Yeah, I didn’t want to. At first, I thought it was egotistical or narcissistic or whatever. But now I realize —

Q. You have to protect your material, right?

Well, it’s not even the idea of somebody videotaping you. To me it’s just, they’re addicts. People have to turn it off, and unless you get them to turn it off, they’re gonna just stare at their phone. It happened a couple times to me last week, when I was doing a show. And, you know, I get it — it’s something that they’re doing all day. But you’ve gotta turn it off. So that’s it. I came to a point last week where I said, “I’m not doing this anymore.” So if you want to come see me, you’ve got to use the bag. And I think, eventually, movie theaters will do the same thing. Eventually, Broadway will do the same thing. ... But I’m not gonna pay some company to do it. I’ll do it myself and bring some people.

Q. Oh, so you’re not using that — what’s that company that Joe Rogan has used? I think Dave Chappelle has used it, too. I can’t remember the name of it.

No, I just ordered my own bags. Why do I need some company to do that? That’s the dumbest thing I’ve ever heard in my life.

Q. So you’re bringing those cellphone bags to Charlotte?

I don’t think I’ll have ‘em yet. It’s gonna take a few weeks. And I should say, it hasn’t been that bad. But I just don’t think it’s peaked yet. I think it’s gonna continue to get worse.

Q. I saw that you tweeted the trailer for Adam Sandler’s “100% Fresh.” They filmed some of that here in Charlotte this past spring, and you opened that show for Sandler. So will you be in the special?

It’s the worst-kept secret in standup-special news: Yeah, I’m gonna be in that. Well, not my standup. I just do a song with him. But I will say this: I think it’s the best comedy special ever made. I’ve seen it, and he’s incredible. I mean, there’ve been some really great standup specials, especially in the last few years. Chris Rock and Dave Chappelle, Louis C.K., and Sarah Silverman’s great, Whitney Cummings is great. But with Adam, it’s music, and it’s jokes, and it’s 30 years of comedy history. It’s hard to imagine a better comedy special.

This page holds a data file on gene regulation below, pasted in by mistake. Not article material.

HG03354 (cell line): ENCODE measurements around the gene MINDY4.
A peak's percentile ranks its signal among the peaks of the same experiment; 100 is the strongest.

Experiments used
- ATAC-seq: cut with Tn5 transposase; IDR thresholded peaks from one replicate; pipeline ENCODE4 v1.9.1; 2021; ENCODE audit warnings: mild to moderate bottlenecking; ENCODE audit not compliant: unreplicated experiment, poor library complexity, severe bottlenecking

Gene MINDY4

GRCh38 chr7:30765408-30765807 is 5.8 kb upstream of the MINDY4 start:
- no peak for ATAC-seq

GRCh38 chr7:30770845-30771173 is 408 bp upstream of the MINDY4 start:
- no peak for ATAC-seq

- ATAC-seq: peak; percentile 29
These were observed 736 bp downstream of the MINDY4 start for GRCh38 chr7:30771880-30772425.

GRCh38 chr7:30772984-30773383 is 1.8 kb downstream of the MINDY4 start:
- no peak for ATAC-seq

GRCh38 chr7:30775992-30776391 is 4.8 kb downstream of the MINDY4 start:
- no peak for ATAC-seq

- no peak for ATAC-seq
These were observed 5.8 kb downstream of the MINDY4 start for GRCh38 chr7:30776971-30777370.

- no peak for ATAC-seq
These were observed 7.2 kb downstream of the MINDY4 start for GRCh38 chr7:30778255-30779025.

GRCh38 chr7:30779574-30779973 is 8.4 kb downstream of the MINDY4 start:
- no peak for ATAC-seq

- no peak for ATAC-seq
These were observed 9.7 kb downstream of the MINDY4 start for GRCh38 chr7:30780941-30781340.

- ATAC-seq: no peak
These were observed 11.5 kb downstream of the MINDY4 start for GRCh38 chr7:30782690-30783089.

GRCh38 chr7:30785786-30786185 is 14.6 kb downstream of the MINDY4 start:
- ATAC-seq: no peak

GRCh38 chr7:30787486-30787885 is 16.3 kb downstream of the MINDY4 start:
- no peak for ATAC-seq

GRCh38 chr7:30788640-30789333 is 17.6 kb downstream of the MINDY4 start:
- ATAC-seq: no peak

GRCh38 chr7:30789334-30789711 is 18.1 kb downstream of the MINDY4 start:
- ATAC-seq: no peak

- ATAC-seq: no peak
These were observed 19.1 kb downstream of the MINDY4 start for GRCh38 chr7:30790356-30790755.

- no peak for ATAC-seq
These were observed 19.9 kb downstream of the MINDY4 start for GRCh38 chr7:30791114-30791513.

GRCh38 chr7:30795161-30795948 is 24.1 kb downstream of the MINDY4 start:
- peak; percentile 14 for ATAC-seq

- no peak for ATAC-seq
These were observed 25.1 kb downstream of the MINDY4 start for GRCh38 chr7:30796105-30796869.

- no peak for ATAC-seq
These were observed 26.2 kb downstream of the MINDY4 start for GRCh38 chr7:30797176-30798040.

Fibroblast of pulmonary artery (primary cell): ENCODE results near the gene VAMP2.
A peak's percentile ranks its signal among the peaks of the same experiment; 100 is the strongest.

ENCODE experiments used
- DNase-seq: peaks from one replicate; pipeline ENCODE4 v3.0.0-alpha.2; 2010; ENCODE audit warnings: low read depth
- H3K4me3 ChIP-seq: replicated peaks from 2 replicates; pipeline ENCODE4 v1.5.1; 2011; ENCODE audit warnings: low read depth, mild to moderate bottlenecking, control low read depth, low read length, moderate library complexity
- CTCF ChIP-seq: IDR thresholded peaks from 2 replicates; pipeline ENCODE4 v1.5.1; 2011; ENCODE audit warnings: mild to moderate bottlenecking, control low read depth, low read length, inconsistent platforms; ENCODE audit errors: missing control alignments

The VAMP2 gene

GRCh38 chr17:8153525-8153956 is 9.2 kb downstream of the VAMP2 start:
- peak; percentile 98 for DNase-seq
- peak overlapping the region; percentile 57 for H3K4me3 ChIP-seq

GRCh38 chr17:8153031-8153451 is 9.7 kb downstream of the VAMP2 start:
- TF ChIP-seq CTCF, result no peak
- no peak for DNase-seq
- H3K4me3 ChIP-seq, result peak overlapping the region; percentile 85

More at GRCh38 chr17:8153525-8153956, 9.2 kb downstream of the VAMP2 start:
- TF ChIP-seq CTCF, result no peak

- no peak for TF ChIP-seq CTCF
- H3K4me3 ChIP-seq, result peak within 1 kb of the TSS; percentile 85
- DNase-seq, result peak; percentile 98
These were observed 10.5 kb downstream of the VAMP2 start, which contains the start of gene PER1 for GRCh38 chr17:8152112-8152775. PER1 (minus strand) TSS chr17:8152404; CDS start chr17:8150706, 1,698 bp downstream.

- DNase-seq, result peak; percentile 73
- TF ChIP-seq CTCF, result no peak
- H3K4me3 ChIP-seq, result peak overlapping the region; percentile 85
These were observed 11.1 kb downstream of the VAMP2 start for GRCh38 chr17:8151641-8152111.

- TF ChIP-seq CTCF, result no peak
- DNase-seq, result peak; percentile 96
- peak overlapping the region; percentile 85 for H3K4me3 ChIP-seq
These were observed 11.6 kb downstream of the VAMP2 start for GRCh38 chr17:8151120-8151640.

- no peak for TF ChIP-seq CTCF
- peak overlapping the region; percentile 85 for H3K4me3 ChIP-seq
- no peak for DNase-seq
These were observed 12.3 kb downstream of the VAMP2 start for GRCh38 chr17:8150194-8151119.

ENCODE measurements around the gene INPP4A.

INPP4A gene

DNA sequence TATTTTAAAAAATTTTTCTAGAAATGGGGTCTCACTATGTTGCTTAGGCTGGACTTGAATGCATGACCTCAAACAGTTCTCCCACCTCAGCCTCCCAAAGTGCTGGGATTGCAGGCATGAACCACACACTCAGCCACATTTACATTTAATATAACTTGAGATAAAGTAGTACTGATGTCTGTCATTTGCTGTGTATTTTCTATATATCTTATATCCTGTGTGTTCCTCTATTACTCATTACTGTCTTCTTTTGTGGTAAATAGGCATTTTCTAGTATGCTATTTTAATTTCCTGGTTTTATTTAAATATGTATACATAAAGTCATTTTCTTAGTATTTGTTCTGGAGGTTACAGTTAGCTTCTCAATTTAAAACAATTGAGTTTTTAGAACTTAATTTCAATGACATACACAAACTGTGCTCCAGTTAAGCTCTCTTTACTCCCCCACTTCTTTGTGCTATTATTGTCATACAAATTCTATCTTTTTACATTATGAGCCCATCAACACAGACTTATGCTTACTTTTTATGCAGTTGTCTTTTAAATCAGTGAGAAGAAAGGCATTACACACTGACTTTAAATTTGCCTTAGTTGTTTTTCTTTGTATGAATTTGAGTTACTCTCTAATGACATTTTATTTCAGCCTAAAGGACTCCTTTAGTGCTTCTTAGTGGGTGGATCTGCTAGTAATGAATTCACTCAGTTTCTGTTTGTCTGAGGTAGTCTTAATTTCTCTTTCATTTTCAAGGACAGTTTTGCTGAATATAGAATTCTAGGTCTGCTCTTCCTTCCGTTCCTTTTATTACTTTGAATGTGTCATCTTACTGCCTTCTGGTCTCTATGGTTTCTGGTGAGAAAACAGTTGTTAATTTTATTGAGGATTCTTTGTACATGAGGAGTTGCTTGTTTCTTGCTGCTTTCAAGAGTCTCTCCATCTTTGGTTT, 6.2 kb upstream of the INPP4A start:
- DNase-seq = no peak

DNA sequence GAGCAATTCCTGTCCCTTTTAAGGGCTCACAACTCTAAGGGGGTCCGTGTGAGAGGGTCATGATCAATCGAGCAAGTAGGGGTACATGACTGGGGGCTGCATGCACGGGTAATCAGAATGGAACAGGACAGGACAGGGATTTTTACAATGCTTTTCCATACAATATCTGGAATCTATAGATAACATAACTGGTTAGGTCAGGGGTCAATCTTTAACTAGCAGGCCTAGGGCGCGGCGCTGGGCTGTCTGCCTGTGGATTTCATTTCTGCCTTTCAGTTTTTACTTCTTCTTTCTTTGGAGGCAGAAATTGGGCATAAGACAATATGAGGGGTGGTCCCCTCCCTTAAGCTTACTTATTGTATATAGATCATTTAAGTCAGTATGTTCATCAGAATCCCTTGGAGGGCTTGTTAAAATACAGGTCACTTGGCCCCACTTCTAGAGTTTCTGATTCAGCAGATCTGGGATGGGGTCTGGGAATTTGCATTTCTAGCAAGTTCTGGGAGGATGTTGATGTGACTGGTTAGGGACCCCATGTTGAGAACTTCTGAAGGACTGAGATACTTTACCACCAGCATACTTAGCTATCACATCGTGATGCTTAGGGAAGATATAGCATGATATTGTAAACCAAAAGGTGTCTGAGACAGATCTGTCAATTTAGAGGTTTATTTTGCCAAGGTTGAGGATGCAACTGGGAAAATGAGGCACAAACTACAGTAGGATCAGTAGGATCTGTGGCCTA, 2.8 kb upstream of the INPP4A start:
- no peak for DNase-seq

Q. What’s the word on Season 3 of “Real Rob”?

We’re working on it right now. It’s all written and we’re just trying to figure out with my film schedule when we’ll have time (to shoot it). But the good thing about Netflix is they’re not rushing us. You know, I’m sorry for the fans of “Real Rob” that it’s not gonna be done this year. But we’re definitely doing it.

Q. Congratulations. I mean, even with all of the viewing choices and platforms out there, to get a third season of anything is tough.

Yeah, one season of anything is tough. We paid for that first season and did everything ourselves. Then we sold it to Netflix. It was amazing. I don’t think anyone gave us the props that we deserved for that one. And you’re right, it’s a difficult marketplace with a lot of stuff, but if you’re doing something really good, it’ll find an audience.

Q. What’s it been like working on it with your wife? (His “Real Rob” co-star is Patricia Maya Schneider, his real-life wife of more than seven years. They both play themselves.)

It’s really rewarding. It’s like a reverse “I Love Lucy.” I’m basically Lucy, she’s Ricky Ricardo. I used to watch “I Love Lucy” when I was a little kid and it was just an added little wonderful element to it that they were really married. I remember being like, “How much of this is true? How much is exaggerated?” There’s a real magic to it.

Q. You guys don’t ever drive each other crazy on the set, or maybe at home after a long day of shooting together?

Yes. Absolutely.

Q. But you’re doing it again.

Yeah. You know, why not?

Rob Schneider

When: 7 p.m. Sunday.

Where: McGlohon Theater at Spirit Square, 345 N. College St.

Tickets: $35.

Details: 704-372-1000;

Rob Schneider

When: 7 p.m. Sunday.

Where: McGlohon Theater at Spirit Square, 345 N. College St.

Tickets: $35.

Details: 704-372-1000;